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Kerry A. Gilpin, a 23-year State Police veteran who turned to a career in law enforcement after the murder of her sister, took command of the 2,200-person force on Wednesday, a day after her predecessor and his top deputy abruptly retired amid a scandal over an altered police report.
In a closed door ceremony at his office, Governor Charlie Baker swore in Gilpin, 47, a major who previously served as deputy division commander of the Division of Standards and Training, which oversees internal affairs as well as the State Police training academy.
“It is the mission of the Massachusetts State Police to keep the Commonwealth safe and I have the utmost confidence that Colonel Gilpin will excel as the leader of our tremendous police force,” said Baker in a statement. “Colonel Gilpin brings decades of experience and knowledge to her post, with a deep understanding of the State Police force at every level.”
In a statement released by Baker’s office, Gilpin said she is ready to lead the agency.
“Whether working to protect public safety from internal threats such as the terrible scourge of opioids or from those seeking to attack us from outside our borders, the role of the Massachusetts State Police has never been more important than it is today,” said Gilpin. “I am honored to lead this great organization forward.”
Gilpin, a Hampden resident who graduated from Western New England College in Springfield, takes the reins at a precarious time for the State Police, which is facing two federal lawsuits as well as multiple investigations over former superintendent Richard McKeon’s handling of a police report involving the daughter of a judge.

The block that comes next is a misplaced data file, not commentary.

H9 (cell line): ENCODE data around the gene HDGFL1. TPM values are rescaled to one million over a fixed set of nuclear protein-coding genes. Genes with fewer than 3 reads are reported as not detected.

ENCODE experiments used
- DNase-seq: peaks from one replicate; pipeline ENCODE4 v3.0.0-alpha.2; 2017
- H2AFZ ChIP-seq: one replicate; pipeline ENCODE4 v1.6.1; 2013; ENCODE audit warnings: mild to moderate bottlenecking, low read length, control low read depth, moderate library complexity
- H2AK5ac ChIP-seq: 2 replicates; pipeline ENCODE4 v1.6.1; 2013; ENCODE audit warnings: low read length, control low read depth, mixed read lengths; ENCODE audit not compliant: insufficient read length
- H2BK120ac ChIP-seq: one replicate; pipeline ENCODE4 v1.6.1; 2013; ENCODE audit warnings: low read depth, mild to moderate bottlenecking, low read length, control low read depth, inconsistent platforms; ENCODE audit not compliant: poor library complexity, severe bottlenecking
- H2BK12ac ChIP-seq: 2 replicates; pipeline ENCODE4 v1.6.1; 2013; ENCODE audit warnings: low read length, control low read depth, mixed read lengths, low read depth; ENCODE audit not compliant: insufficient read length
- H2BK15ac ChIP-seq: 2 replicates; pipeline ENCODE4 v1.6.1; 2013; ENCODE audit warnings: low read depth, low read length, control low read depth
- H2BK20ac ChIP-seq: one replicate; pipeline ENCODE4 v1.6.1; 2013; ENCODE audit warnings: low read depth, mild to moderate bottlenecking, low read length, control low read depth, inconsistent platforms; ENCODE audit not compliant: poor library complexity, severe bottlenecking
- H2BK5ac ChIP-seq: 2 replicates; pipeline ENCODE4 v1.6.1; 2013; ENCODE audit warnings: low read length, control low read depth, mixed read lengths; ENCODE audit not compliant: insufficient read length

McKeon has acknowledged ordering a trooper to alter the report on the arrest of Alli Bibaud, who was charged with driving under the influence of drugs and alcohol as well as other charges last month. McKeon told trooper Ryan Sceviour to excise Bibaud’s remarks about trading sex for heroin or leniency and about her father, Judge Timothy Bibaud of Dudley District Court.
Since the Globe first revealed Sceviour’s lawsuit last week, the State Police leadership has faced withering criticism both for changing the report and for reprimanding Sceviour as well as his sargent who approved the Bibaud report. Sceviour alleges he was punished and forced to falsify records to protect the judge and his daughter.
People who know Gilpin say she’s up to the task, in part because she was a victim of a serious crime long before she was a state trooper.
Gilpin’s 15-year-old sister, Tracy, was murdered in Kingston in October 1986, her body left in the woods of Myles Standish State Forest. The killer was never found, despite a reward offered by the family, but Gilpin told the Globe earlier this year that she believes someone will eventually be brought to justice for that crime.
“In my heart of hearts, I know that that person is out there,’’ she said.
Secretary of Public Safety and Security Daniel Bennett praised Gilpin for her commitment to police work.